This is a damn outrage, to be honest. This is a guy who was a good Senator and he was a good Senator and a good conservative, but a good conservative who was trying to get things done. The Wyden-Bennett bill, which he co-sponsored — if you took the health care economists in the country, they would probably be for that bill, ideally. It was a substantive, serious bill, a bipartisan bill, with strong conservative and some liberal support. So he did something sort of brave by working with Democrats which more Senators should do and now they’ve been sent a message to him don’t do that.
The second thing is the TARP. Nobody liked the TARP. But we were in a complete economic meltdown and sometimes you have to do terrible things. And we’re in a much better economic place because of the TARP. So he bravely cast a vote that nobody wanted to really cast and now he’s losing his career over that. And it’s just a damn outrage.
Uh, David, old boy? Brooks is a senator from Utah. That means he’s supposed to represent the interests and desires of the people of Utah while tending to national matters. He was also seeking the Republican nomination; to do so generally means you have to convince the party faithful you represent their beliefs and interests. (And in Utah, Republicans and general-election voters largely overlap.) He failed to do the latter, so he was dropped from consideration for the nomination. How is that anti-democratic? How is it a coup? How is it an outrage?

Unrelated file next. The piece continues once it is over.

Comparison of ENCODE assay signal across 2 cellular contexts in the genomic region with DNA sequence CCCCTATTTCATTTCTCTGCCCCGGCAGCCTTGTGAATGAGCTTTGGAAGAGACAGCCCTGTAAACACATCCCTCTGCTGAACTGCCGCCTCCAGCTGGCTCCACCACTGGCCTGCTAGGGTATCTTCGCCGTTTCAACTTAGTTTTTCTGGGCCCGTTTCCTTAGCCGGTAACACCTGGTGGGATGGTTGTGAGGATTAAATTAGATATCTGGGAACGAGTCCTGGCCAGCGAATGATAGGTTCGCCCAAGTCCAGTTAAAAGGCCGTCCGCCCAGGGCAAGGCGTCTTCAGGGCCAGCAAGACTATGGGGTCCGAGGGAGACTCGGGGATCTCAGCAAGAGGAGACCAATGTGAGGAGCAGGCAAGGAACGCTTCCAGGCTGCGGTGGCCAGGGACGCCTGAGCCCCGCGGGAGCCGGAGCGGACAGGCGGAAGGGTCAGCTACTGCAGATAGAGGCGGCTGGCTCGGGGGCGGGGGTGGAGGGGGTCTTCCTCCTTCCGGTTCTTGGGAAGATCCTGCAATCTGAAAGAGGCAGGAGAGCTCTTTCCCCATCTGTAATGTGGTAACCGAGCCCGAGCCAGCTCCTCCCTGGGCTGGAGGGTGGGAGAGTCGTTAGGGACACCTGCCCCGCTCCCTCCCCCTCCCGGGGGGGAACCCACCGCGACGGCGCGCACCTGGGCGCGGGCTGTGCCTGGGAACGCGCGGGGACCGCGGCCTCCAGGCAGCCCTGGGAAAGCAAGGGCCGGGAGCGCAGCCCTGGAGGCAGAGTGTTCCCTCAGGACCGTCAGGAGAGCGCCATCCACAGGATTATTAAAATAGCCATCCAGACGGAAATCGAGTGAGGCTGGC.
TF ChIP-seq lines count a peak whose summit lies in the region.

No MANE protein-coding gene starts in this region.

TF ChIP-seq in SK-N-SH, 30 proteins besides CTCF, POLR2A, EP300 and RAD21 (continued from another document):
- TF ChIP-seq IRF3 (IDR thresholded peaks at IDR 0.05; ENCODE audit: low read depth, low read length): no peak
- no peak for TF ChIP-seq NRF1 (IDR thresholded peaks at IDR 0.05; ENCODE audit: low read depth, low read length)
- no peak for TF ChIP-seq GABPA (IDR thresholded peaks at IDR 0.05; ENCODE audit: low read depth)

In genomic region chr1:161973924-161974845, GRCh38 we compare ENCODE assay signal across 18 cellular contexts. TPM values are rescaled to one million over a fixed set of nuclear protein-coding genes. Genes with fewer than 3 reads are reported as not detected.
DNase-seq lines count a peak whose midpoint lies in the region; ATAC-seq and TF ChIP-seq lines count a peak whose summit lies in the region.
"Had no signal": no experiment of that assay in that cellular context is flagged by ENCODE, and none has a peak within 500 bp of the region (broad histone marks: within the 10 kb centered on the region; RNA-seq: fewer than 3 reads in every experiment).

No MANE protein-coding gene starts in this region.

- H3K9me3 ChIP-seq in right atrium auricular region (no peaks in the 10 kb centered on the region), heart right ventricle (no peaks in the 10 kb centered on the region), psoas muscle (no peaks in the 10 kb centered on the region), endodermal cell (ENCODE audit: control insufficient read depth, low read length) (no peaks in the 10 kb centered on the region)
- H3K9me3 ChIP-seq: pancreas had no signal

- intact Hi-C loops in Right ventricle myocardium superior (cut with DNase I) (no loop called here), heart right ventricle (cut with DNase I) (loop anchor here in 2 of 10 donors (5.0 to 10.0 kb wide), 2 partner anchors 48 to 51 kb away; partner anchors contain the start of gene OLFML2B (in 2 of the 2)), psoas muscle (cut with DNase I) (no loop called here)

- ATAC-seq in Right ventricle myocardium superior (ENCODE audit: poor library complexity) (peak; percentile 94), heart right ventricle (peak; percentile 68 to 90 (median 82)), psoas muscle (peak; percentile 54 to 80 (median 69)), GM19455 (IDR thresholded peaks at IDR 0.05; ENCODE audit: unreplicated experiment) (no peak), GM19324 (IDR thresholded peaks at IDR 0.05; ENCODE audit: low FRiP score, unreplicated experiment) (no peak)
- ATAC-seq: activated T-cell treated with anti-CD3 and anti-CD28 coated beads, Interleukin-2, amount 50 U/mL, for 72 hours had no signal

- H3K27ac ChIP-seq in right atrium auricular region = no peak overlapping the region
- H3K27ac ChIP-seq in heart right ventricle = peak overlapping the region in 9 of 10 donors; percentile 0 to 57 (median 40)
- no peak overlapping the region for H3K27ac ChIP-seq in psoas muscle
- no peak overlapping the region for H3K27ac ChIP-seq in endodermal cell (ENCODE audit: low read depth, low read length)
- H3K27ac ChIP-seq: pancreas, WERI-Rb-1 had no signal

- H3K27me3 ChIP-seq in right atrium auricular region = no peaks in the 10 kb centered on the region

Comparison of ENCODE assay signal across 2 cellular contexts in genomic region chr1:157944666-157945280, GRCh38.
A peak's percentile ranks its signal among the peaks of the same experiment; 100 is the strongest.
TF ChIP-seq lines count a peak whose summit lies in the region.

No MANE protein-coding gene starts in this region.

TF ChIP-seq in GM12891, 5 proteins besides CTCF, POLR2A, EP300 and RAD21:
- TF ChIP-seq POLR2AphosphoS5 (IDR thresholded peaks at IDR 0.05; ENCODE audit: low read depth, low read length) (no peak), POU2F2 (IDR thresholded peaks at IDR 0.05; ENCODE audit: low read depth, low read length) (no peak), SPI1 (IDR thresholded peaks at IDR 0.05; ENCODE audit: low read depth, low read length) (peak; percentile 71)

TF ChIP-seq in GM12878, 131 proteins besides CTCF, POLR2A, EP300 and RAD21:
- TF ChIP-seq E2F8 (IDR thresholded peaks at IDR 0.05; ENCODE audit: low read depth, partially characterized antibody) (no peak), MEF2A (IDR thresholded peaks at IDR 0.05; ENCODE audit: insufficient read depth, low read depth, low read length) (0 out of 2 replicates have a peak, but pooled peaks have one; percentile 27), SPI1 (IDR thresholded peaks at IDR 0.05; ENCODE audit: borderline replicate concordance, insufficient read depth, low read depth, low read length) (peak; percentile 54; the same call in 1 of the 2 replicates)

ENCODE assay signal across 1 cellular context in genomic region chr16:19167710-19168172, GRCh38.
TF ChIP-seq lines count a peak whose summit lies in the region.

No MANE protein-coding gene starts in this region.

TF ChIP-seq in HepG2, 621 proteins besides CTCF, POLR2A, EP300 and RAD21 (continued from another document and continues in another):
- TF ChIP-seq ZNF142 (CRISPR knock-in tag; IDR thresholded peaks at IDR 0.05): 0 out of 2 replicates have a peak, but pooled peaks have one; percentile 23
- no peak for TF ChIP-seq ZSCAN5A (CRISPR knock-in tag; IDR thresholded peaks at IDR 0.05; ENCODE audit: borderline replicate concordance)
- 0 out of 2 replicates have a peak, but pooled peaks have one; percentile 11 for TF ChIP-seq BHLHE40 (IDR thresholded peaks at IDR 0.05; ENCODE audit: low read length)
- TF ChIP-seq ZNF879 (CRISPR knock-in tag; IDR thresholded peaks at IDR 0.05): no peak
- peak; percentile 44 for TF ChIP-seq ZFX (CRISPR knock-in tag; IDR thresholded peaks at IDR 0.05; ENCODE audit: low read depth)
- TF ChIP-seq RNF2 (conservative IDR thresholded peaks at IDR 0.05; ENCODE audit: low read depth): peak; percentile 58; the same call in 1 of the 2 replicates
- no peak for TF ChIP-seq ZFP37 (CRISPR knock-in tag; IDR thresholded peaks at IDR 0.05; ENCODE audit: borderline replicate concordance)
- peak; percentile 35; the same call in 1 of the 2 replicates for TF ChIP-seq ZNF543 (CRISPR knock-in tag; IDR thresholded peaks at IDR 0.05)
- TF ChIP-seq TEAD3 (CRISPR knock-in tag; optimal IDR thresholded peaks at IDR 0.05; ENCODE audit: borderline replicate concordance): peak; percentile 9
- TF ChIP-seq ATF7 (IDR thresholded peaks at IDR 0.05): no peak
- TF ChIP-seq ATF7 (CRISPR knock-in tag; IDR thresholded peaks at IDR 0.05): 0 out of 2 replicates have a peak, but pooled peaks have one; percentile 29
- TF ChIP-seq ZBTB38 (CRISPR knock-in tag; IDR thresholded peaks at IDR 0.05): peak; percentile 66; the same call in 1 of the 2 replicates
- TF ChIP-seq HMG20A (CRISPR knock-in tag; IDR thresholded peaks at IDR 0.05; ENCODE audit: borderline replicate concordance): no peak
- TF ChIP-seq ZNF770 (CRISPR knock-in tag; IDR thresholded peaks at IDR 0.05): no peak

The essence of what you’re saying is “Bennett knows better than you what is good for the nation, you flyover-country bumpkins! So sit down, shut up, and vote as your superiors tell you!”
David Brooks is nothing but an effete pseudo-intellectual and cocktail conservative who spends his time getting felt up by senators and contemplating Obama’s pant-crease. And now we know he doesn’t much like democracy, either.
Somehow, I sense an Iowahawk essay by T. Coddington van Voorhees VII coming soon….
(via Allah Pundit)
PS: I would have voted reluctantly for TARP, too, as it was originally presented: a plan to buy the toxic mortgages off the market, because the government helped create them (and the problem) in the first place. But, after passage, the money seemed to be used for anything but. Unlike Brooks, apparently, I would expect the voters to hold me responsible for my vote.
LINKS: More from Hot Air.